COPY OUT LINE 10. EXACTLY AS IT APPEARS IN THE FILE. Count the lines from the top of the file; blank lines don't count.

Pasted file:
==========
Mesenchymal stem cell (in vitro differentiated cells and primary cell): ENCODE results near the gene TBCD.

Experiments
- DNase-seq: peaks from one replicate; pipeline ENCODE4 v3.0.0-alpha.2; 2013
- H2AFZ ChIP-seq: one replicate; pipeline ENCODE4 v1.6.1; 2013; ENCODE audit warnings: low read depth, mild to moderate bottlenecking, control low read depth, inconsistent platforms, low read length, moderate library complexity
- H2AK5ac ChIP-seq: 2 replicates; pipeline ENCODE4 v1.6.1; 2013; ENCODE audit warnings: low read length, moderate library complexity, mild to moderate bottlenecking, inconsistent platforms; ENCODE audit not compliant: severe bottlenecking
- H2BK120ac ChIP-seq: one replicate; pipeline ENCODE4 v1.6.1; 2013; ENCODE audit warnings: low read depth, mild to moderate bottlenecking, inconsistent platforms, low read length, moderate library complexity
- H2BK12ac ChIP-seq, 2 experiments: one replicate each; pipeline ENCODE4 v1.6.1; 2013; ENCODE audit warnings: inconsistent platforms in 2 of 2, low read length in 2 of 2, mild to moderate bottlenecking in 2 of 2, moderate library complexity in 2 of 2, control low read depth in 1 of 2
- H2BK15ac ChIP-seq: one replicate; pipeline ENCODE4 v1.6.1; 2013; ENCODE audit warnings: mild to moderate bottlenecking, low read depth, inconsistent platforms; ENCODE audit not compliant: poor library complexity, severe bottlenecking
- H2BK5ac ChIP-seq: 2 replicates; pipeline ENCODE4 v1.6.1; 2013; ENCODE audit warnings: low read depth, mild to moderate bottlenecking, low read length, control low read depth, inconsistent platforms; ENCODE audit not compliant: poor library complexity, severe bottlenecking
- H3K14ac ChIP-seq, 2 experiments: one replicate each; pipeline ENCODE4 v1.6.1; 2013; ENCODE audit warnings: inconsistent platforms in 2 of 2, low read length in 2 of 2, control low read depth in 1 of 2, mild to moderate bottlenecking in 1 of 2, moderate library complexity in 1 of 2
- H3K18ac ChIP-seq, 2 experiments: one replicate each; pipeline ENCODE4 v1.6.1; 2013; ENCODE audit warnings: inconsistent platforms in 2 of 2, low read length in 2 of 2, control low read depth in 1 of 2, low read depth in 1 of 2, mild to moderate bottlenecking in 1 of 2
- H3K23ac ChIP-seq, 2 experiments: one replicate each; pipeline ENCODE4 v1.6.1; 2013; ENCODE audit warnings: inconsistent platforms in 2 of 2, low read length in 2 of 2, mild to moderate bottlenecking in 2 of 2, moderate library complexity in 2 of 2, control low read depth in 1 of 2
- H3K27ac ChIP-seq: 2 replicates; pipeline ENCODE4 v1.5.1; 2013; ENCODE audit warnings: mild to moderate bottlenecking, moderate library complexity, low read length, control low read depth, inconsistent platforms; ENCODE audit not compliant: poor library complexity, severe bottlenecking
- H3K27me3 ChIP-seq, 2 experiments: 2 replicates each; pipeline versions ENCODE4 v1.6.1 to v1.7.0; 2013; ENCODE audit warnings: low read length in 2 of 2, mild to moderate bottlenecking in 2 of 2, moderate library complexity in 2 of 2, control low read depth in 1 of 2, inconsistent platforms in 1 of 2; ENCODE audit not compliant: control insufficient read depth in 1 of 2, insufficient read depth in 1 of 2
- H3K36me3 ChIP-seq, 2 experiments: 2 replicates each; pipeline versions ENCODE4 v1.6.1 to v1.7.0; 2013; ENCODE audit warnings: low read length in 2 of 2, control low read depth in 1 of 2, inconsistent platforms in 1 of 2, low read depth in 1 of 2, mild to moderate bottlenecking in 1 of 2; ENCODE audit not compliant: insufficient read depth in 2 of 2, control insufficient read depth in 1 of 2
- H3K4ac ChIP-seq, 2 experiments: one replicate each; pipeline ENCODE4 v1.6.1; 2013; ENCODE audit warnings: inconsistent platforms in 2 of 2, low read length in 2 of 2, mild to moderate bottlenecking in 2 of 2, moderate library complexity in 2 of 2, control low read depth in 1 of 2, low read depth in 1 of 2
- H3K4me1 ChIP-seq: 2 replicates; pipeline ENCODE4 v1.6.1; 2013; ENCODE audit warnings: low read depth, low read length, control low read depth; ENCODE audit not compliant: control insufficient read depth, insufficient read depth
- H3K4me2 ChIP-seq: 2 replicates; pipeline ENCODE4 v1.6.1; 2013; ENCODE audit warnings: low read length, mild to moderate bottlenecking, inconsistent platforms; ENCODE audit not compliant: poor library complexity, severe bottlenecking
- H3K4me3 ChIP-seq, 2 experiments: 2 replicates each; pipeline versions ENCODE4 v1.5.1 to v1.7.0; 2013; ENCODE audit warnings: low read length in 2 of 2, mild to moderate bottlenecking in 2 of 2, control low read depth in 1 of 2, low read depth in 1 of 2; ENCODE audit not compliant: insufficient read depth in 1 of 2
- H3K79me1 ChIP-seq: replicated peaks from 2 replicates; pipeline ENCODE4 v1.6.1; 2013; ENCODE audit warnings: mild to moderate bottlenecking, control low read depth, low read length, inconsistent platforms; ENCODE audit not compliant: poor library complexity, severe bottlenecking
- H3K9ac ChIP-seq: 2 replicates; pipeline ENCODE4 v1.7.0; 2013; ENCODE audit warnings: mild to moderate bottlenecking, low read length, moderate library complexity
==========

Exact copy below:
- H3K14ac ChIP-seq, 2 experiments: one replicate each; pipeline ENCODE4 v1.6.1; 2013; ENCODE audit warnings: inconsistent platforms in 2 of 2, low read length in 2 of 2, control low read depth in 1 of 2, mild to moderate bottlenecking in 1 of 2, moderate library complexity in 1 of 2